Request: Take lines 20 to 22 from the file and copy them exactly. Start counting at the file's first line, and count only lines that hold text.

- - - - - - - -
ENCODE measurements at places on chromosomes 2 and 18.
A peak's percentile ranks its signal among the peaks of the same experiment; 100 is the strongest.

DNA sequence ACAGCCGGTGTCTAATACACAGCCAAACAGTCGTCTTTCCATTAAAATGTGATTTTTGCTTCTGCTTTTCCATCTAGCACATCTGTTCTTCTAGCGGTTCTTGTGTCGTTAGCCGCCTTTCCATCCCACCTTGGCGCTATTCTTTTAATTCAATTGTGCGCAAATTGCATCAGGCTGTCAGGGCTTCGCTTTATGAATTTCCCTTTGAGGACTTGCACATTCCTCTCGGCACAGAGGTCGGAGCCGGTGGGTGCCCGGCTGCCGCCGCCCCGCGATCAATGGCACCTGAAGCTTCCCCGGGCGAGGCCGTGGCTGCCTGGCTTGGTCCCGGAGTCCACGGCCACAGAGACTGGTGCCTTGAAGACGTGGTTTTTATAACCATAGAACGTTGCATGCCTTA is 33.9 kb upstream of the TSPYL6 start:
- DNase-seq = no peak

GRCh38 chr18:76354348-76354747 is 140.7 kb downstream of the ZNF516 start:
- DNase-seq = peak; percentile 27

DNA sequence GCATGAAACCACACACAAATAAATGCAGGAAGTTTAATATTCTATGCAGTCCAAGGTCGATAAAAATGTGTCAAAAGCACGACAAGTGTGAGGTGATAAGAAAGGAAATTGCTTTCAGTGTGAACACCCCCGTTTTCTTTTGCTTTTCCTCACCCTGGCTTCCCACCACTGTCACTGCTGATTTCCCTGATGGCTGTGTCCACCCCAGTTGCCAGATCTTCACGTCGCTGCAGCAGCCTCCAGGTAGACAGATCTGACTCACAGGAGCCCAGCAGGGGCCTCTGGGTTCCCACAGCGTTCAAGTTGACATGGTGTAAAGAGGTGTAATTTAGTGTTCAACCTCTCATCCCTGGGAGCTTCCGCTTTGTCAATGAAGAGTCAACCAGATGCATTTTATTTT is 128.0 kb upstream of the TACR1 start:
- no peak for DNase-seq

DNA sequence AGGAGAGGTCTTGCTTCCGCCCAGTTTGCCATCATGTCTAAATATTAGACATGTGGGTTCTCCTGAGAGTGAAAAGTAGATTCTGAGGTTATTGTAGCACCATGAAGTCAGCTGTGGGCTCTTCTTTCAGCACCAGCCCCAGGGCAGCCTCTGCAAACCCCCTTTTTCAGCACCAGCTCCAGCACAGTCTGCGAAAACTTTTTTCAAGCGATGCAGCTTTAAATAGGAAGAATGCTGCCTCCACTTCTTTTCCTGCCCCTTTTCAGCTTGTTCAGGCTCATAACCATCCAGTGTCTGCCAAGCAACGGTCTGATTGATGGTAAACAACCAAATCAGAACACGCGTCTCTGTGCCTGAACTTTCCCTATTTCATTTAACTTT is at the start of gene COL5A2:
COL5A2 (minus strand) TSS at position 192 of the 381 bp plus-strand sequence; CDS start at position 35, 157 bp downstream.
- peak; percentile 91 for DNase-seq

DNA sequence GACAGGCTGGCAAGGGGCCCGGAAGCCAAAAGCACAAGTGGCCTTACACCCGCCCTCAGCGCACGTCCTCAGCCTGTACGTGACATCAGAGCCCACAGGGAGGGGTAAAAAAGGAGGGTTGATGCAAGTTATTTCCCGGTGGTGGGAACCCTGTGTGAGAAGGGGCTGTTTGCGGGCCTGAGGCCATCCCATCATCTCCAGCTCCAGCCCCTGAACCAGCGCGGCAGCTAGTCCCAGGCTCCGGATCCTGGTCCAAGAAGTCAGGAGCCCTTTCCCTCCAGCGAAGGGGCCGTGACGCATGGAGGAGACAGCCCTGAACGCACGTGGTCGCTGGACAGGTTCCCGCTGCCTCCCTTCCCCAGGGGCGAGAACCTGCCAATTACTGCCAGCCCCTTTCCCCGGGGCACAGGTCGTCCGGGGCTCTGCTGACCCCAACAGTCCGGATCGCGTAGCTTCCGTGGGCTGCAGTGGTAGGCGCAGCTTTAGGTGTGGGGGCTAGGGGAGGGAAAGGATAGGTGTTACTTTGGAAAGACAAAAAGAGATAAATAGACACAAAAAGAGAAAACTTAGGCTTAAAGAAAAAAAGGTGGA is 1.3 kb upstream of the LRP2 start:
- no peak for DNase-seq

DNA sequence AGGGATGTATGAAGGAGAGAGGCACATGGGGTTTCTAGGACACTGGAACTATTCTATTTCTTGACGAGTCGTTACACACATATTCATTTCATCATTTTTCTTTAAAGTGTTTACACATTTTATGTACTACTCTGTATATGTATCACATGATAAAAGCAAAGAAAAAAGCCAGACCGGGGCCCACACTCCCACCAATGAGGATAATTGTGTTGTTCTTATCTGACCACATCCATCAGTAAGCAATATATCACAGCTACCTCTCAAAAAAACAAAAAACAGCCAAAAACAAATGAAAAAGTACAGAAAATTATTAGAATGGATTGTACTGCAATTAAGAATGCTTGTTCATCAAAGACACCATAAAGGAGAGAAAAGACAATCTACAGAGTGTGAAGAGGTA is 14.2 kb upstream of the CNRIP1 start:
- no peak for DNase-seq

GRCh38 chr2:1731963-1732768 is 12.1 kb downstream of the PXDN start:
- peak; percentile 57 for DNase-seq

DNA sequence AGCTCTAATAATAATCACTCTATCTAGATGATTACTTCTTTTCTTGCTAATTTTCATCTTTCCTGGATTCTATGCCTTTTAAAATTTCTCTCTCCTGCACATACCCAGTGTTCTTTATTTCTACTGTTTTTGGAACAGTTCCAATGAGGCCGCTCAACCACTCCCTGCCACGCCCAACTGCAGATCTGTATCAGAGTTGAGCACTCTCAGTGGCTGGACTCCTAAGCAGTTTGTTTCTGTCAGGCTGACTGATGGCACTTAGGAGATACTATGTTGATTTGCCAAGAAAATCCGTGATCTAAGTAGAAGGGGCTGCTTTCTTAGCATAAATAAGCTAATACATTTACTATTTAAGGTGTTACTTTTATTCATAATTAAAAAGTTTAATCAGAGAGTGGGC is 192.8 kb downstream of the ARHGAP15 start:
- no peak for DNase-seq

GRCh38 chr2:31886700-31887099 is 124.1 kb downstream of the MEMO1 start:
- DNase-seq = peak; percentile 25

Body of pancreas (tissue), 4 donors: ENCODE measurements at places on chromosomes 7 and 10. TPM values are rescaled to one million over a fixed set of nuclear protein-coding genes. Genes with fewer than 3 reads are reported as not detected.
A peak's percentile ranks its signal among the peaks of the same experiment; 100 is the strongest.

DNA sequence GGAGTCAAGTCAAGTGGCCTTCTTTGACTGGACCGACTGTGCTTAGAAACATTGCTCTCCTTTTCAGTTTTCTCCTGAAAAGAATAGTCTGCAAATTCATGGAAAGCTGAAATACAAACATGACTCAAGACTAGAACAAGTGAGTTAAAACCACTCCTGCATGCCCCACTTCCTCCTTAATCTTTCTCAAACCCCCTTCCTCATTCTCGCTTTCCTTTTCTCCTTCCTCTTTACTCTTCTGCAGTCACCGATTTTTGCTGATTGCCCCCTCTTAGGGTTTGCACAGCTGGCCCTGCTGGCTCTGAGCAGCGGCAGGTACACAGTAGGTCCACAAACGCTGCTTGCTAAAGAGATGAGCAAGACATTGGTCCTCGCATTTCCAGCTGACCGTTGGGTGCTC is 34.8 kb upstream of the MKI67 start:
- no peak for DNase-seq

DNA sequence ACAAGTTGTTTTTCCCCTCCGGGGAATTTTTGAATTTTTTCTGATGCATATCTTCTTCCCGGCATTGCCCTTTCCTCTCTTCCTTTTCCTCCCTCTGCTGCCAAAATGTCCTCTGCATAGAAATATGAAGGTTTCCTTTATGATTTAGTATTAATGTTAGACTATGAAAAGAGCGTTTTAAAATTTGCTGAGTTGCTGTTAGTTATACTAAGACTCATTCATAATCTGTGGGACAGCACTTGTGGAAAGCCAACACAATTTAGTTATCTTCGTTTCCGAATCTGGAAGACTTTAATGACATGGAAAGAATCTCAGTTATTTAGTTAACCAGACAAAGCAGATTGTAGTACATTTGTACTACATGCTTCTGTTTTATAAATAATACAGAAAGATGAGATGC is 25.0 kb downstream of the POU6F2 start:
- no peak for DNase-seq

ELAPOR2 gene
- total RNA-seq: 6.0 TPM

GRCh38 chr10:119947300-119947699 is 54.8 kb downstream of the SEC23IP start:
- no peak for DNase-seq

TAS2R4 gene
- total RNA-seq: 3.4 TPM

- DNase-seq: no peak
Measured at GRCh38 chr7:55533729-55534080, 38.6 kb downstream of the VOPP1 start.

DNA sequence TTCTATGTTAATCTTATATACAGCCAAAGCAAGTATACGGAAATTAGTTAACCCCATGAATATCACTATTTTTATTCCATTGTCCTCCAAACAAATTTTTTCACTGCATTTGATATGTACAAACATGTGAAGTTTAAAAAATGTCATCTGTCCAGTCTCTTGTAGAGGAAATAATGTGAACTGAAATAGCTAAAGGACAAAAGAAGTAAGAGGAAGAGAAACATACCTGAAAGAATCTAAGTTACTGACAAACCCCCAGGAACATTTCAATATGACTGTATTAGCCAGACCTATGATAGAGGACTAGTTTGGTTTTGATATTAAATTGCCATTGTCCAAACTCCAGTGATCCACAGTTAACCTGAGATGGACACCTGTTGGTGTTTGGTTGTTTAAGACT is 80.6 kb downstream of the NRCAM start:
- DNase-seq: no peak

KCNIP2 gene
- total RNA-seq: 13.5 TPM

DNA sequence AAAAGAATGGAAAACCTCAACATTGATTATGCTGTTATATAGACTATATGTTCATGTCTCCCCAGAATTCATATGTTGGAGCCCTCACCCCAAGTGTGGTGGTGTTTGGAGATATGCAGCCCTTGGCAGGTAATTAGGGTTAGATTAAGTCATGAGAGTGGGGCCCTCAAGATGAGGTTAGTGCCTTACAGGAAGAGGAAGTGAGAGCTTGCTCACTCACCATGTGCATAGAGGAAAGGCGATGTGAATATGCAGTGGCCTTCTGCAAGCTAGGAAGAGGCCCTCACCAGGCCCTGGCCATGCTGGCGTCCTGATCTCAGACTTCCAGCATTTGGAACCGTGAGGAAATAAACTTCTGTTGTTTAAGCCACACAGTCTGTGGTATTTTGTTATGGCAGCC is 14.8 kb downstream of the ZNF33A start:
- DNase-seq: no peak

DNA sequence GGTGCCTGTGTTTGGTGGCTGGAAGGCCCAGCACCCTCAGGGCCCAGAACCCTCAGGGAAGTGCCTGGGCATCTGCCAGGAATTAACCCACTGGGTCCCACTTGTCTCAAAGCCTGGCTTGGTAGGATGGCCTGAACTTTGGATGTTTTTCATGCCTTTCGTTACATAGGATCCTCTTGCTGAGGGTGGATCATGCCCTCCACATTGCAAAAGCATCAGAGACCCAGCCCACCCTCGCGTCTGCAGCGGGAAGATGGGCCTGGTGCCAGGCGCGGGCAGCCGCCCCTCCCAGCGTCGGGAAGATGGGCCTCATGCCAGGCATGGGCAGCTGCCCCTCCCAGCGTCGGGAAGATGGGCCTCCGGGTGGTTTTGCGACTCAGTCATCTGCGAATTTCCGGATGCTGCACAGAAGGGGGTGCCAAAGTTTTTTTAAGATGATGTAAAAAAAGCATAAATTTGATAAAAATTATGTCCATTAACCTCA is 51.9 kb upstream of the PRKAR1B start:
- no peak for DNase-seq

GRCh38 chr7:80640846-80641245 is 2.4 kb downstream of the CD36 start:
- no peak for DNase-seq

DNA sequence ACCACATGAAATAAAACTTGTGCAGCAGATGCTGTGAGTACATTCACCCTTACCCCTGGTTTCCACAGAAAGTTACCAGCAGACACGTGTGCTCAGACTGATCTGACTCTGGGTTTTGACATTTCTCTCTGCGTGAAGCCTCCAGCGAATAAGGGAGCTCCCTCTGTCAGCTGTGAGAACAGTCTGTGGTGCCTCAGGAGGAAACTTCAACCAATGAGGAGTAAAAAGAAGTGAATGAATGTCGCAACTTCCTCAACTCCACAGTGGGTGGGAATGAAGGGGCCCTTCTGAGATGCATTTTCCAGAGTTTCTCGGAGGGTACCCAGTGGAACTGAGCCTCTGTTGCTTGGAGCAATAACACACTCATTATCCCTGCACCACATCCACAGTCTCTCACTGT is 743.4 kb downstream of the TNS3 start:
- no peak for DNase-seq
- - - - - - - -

GRCh38 chr2:31886700-31887099 is 124.1 kb downstream of the MEMO1 start:
- DNase-seq = peak; percentile 25

Body of pancreas (tissue), 4 donors: ENCODE measurements at places on chromosomes 7 and 10. TPM values are rescaled to one million over a fixed set of nuclear protein-coding genes. Genes with fewer than 3 reads are reported as not detected.